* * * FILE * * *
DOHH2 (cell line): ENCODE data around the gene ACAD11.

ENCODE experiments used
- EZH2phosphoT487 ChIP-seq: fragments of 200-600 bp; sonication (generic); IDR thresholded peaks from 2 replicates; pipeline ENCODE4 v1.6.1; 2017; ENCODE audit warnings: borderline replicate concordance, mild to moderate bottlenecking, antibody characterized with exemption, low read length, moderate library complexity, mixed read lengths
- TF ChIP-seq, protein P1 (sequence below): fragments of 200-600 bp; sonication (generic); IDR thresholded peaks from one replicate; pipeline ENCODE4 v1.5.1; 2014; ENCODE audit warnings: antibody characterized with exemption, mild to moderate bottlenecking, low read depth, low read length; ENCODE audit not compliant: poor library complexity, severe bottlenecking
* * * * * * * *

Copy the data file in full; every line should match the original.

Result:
DOHH2 (cell line): ENCODE data around the gene ACAD11.

ENCODE experiments used
- EZH2phosphoT487 ChIP-seq: fragments of 200-600 bp; sonication (generic); IDR thresholded peaks from 2 replicates; pipeline ENCODE4 v1.6.1; 2017; ENCODE audit warnings: borderline replicate concordance, mild to moderate bottlenecking, antibody characterized with exemption, low read length, moderate library complexity, mixed read lengths
- TF ChIP-seq, protein P1 (sequence below): fragments of 200-600 bp; sonication (generic); IDR thresholded peaks from one replicate; pipeline ENCODE4 v1.5.1; 2014; ENCODE audit warnings: antibody characterized with exemption, mild to moderate bottlenecking, low read depth, low read length; ENCODE audit not compliant: poor library complexity, severe bottlenecking